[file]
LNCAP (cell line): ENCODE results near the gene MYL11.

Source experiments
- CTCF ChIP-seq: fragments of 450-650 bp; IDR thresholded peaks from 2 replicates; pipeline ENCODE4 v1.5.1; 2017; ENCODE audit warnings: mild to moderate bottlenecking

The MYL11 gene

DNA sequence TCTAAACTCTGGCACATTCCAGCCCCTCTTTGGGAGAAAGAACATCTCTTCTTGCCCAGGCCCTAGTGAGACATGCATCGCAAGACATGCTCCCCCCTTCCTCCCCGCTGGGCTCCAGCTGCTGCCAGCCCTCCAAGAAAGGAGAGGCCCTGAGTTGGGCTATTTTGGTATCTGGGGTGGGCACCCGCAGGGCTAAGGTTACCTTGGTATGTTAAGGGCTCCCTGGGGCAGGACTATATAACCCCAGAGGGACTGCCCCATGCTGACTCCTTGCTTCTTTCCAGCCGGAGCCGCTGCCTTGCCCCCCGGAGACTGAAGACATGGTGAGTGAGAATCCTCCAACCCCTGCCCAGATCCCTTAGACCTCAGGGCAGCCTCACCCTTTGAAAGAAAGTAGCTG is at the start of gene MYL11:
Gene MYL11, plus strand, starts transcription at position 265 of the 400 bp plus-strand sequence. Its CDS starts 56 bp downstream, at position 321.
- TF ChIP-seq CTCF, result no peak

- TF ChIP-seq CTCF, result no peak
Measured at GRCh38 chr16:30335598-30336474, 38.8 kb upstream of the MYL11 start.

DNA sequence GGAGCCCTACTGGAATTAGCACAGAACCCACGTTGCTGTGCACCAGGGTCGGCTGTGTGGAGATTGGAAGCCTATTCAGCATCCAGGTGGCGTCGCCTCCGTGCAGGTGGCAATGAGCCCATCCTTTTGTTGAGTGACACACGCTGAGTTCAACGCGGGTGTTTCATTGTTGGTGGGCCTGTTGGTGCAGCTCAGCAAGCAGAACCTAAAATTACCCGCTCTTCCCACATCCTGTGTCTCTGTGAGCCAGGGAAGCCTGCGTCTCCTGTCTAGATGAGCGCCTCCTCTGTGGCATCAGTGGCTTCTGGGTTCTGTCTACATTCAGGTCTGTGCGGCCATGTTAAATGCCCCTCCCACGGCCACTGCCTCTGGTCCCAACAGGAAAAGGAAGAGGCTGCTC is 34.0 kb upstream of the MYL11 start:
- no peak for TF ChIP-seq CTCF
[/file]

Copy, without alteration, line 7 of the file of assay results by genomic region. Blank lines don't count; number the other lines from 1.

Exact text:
- TF ChIP-seq CTCF, result no peak